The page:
Naval family helped bring Syrian family to Canada

Jan Nelms and LCdr (Retired) Bruce Nelms (right), sponsors of the Kaiyali family, helped bring the Syrian refugee family to Canada.

Jan Nelms and LCdr (Retired) Bruce Nelms (right), sponsors of the Kaiyali family, helped bring the Syrian refugee family to Canada.

Rachel Lallouz , Staff Writer ~

Writer’s note: This interview could not have been completed without the help of Hanadi Ponsford, translator. In light of the translation process, quotes have been edited for clarity.

In mid-February Zaki and Muzna Kaiyali, along with their 10-year-old daughter Rama and five-year-old son Farouk, touched down at the Victoria International Airport. The Syrian family had made the long journey from Lebanon after fleeing Syria in 2011 and spending almost five years in limbo as refugees.

The Kaiyali family spoke no English, only Arabic, and while they had left behind a familiar community they felt far from alone.

As the Arrivals door opened, the family searched the crowd for familiar faces. Welcoming the them was a small throng of Syrian relatives, including Hanadi Ponsford, a close cousin of the Kaiyali’s who was instrumental in completing the family’s immigration documentation. Also waiting eagerly on the sidelines was LCdr (Retired) Bruce Nelms, now a civilian Formation Comptroller for Maritime Forces Pacific, and his wife Jan, a member of the Cowichan Intercultural Society (CIS) – the organization responsible for sponsoring a Syrian refugee resettlement program in the Nelms’ home town of Duncan.

The Nelms are one of many families who agreed to sponsor a Syrian family. This has meant sharing the responsibility to ensure the housing, funding, and other transition assistance to the Kaiyali’s for one year.

“The more I learned about the situation of refugees in Syria, Lebanon, Turkey, and Iraq, the more my eyes and sense of understanding was opened to the travesty of life that many people exist in,” says Jan, who studied cultural anthropology in university. “In contrast is the privilege we have been blessed with. But with that privilege comes responsibility. It is our responsibility to do what we can, one person at a time, one family at a time.”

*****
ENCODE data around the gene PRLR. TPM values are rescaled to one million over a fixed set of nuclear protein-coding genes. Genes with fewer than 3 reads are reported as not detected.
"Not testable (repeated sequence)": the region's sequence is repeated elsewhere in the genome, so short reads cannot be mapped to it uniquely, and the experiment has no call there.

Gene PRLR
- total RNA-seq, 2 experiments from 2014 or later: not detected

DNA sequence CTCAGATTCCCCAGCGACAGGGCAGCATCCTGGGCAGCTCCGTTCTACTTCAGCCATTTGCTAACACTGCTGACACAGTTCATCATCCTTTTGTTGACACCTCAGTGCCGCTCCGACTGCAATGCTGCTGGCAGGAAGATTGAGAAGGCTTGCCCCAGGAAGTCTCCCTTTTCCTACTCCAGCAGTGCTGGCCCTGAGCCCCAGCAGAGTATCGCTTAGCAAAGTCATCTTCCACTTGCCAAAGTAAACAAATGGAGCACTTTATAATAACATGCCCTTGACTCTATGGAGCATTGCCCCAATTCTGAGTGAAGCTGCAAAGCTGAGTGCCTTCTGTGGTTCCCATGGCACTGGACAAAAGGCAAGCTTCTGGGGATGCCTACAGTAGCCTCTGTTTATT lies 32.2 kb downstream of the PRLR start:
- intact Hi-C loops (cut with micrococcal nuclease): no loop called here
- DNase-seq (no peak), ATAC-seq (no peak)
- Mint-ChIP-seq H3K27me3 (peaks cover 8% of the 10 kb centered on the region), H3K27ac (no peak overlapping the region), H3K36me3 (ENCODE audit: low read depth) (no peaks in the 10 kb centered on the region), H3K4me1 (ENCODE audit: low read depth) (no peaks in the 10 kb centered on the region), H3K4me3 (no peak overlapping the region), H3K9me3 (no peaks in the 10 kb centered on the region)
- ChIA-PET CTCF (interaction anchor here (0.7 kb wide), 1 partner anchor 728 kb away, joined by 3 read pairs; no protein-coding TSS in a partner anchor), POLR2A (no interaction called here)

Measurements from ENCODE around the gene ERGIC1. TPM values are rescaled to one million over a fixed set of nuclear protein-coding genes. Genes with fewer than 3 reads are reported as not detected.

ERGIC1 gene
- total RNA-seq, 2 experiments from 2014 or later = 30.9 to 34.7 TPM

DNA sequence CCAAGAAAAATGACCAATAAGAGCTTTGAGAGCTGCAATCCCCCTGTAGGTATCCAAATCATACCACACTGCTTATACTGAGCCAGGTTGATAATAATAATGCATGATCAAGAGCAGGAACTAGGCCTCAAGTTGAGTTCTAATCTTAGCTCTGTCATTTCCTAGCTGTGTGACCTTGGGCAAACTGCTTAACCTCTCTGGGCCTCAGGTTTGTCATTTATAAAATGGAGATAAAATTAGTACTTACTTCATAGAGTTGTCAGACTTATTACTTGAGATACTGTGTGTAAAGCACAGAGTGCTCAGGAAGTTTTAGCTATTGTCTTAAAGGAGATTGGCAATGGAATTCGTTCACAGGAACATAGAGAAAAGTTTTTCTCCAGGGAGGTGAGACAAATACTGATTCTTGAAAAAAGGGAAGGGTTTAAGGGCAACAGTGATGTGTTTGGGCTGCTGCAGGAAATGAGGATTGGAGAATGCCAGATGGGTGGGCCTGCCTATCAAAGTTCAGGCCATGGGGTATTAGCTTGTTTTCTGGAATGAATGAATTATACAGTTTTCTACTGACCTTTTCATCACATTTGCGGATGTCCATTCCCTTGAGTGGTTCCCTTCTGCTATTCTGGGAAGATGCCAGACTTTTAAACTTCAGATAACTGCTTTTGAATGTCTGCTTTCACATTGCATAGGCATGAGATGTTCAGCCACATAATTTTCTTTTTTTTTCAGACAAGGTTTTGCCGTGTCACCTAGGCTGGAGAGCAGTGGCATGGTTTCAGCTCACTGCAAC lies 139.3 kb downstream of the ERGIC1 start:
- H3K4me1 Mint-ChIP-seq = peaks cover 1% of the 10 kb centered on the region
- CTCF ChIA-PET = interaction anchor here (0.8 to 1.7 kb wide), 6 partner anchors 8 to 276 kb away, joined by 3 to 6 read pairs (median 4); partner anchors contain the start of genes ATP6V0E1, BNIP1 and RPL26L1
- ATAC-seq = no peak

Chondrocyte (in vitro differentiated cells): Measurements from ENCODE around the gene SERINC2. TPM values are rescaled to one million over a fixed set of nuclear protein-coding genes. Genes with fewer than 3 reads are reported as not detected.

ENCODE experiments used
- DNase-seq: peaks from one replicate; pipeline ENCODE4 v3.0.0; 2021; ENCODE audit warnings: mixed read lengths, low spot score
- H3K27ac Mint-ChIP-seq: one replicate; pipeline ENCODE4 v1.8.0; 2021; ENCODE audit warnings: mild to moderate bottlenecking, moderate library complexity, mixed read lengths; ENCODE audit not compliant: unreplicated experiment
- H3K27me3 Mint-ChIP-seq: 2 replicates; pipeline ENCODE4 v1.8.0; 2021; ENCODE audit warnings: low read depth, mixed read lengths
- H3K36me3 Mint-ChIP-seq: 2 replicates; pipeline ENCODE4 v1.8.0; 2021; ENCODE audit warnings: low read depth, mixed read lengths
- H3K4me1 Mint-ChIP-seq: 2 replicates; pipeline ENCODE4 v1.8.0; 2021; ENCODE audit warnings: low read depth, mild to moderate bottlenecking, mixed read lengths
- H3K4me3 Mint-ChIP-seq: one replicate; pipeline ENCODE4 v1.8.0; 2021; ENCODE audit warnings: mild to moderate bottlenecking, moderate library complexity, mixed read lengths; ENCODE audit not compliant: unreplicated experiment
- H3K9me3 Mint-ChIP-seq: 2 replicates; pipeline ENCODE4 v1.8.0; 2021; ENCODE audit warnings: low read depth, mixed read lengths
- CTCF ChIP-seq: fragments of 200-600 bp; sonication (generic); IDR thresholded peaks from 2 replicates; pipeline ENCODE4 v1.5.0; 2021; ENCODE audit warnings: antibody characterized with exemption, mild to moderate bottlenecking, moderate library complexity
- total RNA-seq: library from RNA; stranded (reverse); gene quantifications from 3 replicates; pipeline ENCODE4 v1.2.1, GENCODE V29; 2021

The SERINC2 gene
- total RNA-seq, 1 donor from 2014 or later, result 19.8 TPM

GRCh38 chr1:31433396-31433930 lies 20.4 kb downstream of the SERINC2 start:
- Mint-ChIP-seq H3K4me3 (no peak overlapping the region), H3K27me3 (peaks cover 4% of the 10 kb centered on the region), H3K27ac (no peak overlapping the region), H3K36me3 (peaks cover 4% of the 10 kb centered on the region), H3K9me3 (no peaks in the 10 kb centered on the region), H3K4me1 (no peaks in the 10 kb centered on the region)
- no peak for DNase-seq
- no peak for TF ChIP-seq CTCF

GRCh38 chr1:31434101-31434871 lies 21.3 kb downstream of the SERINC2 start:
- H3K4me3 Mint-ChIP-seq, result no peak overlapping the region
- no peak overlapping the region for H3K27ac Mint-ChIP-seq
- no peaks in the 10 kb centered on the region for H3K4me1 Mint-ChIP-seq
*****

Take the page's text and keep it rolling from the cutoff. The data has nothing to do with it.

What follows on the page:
In Syria, the Kaiyali family led a typical life before political violence erupted in 2011. Muzna, a stay-at-home mother, took care of their rented home in the Aleppo area, while Zaki worked long hours as a veteran carpenter of more than 20 years.

But their lives began to crumble when the Syrian government reacted to peaceful protests for freedom with violence.

“The government began shooting people right away, there were bombs going off, people dying. The turmoil in our own community really began to scare us,” says Muzna.

As the violence progressed, the home of Zaki’s mother was destroyed by a bomb. The family then fled to Lebanon looking for refuge.

“We did not feel safe at all, and we knew it was not an appropriate place to raise our children,” says Muzna. “We dreamed of coming to Canada – we didn’t have a choice. With the turmoil we had to get up and go.”

Ponsford, who had been aware of the escalating danger her extended family was in, reached out to CIS in August 2015 when she had heard a group was interested in sponsoring a Syrian refugee family.